But if you wait too long there’s also the risk of him avoiding you because he doesn’t know how to apologize. In cases like these, it often helps if you make it easier for him to bridge the gap. For example, a text message that simply says, “I’m glad you’re taking care of your mom right now. She should be proud to have some like you.”

          A message like this is hard to interpret as a bid for attention. Because it’s just a statement. You’re stating something positive while also giving him implicit permission to do what he needs to do in order to protect the woman who protected him as a boy. Wishing you the best in this difficult relationship trial.


  16. Rox said:

    I could use some advice. Been out of dating world for over 25 years. Then started dating a man for about a year and a half . It was great in every way except it seemed I wasn’t a priority his hobbies always. Came first or he would never give a straight answer on when we could see each other we both have busy jobs and teenagers so I thought we should plan he had a hard time with that. I asked him to try to plan time and told him I expected more then him showing up at 8 of 9 pm and just come for a booty call. Then he decided it was to hard and didn’t want to see each other any more. We had a great chemistry and talked about future he even talked about hope and love . Then nothing. He has been divorced a long time and not in a relationship like this since. Now his excuse is he likes to be alone . Is there any hope with this person should I just move on. I am crazy about him and it is hurting me. How does a man go from wanting to share life with you to just ending it to be alone.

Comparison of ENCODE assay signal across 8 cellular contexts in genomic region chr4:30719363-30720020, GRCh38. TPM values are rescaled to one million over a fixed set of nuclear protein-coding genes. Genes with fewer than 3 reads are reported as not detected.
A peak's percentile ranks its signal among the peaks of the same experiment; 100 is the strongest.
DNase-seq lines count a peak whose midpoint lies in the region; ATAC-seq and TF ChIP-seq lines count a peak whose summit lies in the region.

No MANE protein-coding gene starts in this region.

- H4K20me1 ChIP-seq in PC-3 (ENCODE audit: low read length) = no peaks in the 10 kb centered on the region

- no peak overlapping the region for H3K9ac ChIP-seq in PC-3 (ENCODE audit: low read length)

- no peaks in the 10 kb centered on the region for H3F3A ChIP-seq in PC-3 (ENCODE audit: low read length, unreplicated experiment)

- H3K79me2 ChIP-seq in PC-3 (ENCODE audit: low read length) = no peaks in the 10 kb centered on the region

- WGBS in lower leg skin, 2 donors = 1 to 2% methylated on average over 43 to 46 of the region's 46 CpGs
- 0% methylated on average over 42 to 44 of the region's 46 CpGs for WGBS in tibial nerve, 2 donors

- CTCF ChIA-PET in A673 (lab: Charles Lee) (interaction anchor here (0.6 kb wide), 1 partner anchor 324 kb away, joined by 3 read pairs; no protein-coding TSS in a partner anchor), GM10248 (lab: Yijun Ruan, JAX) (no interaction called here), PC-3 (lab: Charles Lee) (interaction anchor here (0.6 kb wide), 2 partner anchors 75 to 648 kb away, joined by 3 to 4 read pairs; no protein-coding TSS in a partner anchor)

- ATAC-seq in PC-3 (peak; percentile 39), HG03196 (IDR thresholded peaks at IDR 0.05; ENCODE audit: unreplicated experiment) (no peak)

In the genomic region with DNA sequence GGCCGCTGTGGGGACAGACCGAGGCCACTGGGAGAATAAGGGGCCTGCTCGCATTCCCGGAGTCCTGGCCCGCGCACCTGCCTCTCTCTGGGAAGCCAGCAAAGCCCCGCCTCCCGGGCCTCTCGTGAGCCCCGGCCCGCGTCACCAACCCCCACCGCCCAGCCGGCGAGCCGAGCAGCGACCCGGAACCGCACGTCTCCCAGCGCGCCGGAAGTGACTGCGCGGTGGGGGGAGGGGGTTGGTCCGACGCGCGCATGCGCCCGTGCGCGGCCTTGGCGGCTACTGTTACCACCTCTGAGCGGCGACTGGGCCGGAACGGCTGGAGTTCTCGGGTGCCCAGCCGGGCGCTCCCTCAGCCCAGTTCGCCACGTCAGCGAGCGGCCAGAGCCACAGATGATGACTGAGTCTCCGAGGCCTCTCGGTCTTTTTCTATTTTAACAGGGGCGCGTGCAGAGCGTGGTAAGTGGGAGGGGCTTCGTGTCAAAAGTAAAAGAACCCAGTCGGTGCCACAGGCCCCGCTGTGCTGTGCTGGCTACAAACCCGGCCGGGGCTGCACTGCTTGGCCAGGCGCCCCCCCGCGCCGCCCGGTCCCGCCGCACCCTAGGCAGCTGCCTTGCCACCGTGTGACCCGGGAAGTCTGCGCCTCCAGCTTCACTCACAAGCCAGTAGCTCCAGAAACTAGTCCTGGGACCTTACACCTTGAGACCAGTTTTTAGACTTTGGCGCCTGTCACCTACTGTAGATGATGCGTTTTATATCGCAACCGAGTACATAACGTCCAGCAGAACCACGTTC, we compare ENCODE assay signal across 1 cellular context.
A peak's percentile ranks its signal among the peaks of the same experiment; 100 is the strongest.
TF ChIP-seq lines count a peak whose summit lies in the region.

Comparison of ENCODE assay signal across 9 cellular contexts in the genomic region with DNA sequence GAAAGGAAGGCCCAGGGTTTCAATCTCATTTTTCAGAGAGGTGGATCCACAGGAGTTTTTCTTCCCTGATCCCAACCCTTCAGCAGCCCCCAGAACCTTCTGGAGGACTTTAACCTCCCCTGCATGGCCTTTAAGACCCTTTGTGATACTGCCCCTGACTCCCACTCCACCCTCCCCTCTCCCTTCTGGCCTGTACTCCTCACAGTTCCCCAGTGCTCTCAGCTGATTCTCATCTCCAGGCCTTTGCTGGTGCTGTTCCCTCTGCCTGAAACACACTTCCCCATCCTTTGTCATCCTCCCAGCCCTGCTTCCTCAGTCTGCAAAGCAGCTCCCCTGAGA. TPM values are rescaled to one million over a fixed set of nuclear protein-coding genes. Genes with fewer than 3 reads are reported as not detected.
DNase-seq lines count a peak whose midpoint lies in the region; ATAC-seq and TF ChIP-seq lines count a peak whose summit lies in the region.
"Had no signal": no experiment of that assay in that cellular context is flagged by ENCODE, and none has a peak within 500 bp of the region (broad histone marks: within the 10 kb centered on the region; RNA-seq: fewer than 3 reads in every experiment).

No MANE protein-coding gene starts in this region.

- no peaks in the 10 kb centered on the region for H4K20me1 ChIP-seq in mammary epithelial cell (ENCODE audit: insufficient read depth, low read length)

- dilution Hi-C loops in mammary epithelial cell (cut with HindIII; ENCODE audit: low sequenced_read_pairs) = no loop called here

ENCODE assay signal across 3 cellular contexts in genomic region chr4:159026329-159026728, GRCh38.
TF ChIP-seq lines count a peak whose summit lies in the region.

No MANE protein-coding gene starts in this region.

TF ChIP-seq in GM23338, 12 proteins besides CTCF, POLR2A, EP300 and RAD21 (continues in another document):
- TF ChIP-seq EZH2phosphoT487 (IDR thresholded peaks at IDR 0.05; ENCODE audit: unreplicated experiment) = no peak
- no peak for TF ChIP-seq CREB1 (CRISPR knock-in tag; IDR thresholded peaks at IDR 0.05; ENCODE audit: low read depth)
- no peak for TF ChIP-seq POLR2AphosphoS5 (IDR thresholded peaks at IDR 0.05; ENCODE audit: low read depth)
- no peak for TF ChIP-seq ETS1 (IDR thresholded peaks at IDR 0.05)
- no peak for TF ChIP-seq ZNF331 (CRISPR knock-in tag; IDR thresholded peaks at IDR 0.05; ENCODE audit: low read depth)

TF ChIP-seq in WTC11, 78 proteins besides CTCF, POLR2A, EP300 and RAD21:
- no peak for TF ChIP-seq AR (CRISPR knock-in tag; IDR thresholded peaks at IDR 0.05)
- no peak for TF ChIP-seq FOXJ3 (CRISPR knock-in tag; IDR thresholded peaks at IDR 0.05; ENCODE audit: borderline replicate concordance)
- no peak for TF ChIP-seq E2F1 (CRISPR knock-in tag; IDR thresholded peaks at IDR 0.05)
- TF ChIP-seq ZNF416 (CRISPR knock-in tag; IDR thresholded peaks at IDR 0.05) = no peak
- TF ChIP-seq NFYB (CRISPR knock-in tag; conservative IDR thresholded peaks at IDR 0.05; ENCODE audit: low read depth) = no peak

• James Bauer said:

      Hi Rox. I would not advise you to pursue a relationship with this man. It seems like the point at which he lost interest was the point at which you set a boundary and explained to him what you really want. He bowed out at that point, and so you should not pursue him further. You did the right thing by setting a boundary, because it revealed that the two of you are not compatible.

  17. Victoria said:

    Going back to the first conversations, I can feel for the women who felt their partners have lost interest. My fiancé had lost interest in sex as well. First he told me it was an ED problem. Days turned into weeks, weeks into months, etc…
    I noticed the intimacy grew farther and farther and the level of porn watching for him exceeded. I can’t tell you how hurt it made me feel that he preferred that to me. He tried to convince me that it was helping him with his ED. I could not accept nor live with this. I finally asked him to move out. When he realized how serious I was he said we would get help (counceling). It turns out he was addicted to porn. Its been a long recovery road. We now realizes that his ED was self inflicted by the damage porn created in his mind. I too was surprised to learn how much it destroys healthy relationships.